Archive for November, 2007

The Great Indoors

Well, the snow flurries have started to fly and next weekend’s temperatures aren’t expected to climb out of the 20s, so that means it’s officially time to kick off the Becoming an Ironman indoor cycling season!

The Endurance House staff has procured the use of space in Greenway Station that we will be turning into our indoor cycling studio. We will have at least 5 scheduled team workouts per month at this facility. Generally, this will consist of 2 or 3 Saturday morning long rides (2-4 hours) and 3 weekday rides of 60-90 minutes. Endurance House will provide music and eventually videos (although potentially not until January). All you need to bring is your bicycle and trainer. To help mitigate the cost of renting this facility, the Team Captains also ask that each Team Member interested in taking advantage of this opportunity pay a monthly fee of $5. That’s just $1 per session!

Check the Team Events page and the Team Training Calendar for more information about specific training sessions during December.


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Team Events Reminders

Just a reminder that there will be three Team Events taking place between November 15-18.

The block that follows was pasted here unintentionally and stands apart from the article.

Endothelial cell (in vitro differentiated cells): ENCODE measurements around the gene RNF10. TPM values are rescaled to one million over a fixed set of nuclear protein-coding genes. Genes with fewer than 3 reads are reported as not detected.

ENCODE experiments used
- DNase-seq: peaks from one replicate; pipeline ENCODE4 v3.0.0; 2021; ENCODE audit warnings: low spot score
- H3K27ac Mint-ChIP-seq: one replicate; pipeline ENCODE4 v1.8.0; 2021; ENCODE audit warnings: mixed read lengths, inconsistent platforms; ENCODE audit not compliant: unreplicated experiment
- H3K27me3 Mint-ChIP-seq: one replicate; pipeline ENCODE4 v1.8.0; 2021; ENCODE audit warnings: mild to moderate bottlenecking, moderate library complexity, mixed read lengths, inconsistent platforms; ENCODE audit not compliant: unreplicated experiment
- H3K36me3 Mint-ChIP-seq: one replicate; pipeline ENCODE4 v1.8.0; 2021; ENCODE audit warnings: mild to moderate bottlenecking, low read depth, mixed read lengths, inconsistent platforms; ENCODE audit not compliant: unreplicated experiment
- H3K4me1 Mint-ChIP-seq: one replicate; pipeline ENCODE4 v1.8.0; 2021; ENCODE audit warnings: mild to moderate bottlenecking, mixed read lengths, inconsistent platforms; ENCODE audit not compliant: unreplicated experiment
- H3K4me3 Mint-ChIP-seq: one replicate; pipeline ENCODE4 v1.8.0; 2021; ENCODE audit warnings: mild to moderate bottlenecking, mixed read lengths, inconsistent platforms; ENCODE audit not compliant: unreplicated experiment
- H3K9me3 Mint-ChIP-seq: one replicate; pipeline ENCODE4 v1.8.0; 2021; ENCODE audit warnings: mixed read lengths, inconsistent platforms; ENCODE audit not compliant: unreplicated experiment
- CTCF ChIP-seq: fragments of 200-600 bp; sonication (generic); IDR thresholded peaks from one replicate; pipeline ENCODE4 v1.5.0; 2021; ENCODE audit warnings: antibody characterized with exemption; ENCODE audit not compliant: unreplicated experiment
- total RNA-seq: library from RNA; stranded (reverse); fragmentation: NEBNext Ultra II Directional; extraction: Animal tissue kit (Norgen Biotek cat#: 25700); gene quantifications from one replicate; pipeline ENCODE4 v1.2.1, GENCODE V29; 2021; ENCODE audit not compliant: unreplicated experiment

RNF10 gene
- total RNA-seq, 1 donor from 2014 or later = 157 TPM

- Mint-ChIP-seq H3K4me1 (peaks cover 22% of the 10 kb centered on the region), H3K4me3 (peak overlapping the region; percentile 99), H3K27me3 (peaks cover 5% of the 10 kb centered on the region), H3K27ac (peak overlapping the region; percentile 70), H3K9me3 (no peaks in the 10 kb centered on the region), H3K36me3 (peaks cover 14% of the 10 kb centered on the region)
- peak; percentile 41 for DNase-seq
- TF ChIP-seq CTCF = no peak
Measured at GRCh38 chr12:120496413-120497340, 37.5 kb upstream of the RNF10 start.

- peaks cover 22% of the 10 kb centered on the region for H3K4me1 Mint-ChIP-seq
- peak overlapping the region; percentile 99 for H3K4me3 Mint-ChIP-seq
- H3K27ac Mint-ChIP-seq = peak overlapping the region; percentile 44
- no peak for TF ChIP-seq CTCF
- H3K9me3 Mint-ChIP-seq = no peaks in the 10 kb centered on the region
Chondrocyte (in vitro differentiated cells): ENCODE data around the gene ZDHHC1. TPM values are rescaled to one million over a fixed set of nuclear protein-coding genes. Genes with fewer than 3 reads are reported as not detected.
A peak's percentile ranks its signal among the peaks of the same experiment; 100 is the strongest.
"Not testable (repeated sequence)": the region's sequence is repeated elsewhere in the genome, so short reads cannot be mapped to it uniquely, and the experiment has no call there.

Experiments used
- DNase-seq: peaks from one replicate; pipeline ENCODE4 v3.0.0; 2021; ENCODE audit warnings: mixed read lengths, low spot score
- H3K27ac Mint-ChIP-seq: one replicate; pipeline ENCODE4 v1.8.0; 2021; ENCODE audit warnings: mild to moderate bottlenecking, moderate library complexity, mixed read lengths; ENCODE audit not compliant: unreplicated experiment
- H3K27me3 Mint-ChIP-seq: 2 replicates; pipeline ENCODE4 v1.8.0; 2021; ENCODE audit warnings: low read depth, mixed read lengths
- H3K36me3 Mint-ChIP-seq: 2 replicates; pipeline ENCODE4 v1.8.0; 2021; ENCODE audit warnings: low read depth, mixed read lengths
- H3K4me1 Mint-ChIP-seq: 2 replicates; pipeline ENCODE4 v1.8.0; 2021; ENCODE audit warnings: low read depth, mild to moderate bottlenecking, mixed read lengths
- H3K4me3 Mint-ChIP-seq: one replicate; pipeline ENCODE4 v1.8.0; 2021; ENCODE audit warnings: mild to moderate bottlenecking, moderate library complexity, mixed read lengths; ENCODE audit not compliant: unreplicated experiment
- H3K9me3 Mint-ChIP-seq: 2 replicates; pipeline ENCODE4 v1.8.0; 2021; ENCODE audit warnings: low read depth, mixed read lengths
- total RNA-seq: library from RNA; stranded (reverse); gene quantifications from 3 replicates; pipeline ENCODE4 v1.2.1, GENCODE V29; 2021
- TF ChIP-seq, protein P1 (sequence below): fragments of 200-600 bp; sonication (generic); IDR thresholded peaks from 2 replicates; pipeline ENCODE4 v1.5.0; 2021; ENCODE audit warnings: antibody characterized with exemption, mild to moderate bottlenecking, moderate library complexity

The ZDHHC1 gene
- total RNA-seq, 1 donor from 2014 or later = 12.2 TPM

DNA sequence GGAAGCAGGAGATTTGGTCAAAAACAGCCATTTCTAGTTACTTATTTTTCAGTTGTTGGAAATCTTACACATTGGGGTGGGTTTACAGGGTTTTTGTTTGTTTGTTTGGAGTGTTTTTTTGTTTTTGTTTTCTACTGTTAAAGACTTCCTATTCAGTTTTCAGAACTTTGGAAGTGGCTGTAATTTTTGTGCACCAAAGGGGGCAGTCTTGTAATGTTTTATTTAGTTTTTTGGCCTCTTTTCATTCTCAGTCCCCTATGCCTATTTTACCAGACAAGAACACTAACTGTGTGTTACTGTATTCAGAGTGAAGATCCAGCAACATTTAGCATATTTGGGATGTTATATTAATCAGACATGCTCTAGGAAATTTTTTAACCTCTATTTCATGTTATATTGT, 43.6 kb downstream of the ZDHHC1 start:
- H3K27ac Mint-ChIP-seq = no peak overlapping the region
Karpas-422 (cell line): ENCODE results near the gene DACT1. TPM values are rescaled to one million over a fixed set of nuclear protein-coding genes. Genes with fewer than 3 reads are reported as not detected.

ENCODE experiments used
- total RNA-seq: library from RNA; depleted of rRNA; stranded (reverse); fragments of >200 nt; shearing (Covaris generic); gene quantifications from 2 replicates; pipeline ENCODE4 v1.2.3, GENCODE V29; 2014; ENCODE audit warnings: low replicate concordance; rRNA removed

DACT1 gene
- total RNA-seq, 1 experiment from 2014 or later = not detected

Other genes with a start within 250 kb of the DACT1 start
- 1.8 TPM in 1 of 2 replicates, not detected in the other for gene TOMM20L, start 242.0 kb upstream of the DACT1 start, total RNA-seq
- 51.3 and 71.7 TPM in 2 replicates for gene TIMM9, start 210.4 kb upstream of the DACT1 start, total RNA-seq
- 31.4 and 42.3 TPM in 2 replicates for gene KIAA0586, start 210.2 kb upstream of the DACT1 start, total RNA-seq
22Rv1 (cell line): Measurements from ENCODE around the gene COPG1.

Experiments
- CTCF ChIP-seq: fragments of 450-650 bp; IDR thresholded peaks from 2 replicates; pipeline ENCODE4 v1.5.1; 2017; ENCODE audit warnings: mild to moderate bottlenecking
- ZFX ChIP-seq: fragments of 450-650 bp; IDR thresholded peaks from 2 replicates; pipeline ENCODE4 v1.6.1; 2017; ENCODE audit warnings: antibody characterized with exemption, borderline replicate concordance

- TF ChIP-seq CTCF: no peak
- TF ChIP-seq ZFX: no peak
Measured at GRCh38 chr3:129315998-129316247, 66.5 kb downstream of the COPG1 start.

Tonight (November 15) at 6:00 pm at Endurance House, we will have our second clinic — this one will focus on the equipment used in training for and competing in long-course triathlons.  We’ll discuss some of the gear and gadgets that you might find useful both during training and on race day, as well as equipment that really isn’t necessary.  There will be plenty of time for questions regarding specific equipment, information on purchasing and pricing information, and guidance on when and where to buy particular items.

On Saturday (November 17) at 7:00 am, we have a 90-minute Team run on the trails in the Pheasant Branch Conservancy.  The Team will meet at Endurance House, where we’ll divide up into pace groups.  The forecast is for cold and wet conditions, so dress appropriately.

On Sunday (November 18) from 8:00 – 9:30 am at the Middleton High School pool, we have our first Team swim clinic, led by Coach Justin.  This will be a great chance to learn proper stroke technique and become more comfortable and efficient in the water.  Cost is $15 for Team Members – please drop off your payment at tonight’s Clinic at Endurance House, if you haven’t already done so.

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Congratulations to our very own Justin Pernitz, who finished the Nevada Silverman in 11:57! SilverMan is one of the few independent iron distance races out there, and is generally considered the toughest Ironman-length course in North America and one of the most difficult courses in the world – thanks in large part to a sadistic bike course that features 10,000 feet of climbing over the 112 miles. To put things in perspective, that’s almost exactly the same amount of climbing as the first 112 miles of the Horribly Hilly 200K route, which is generally considered the toughest 1-day cycling event in the Midwest.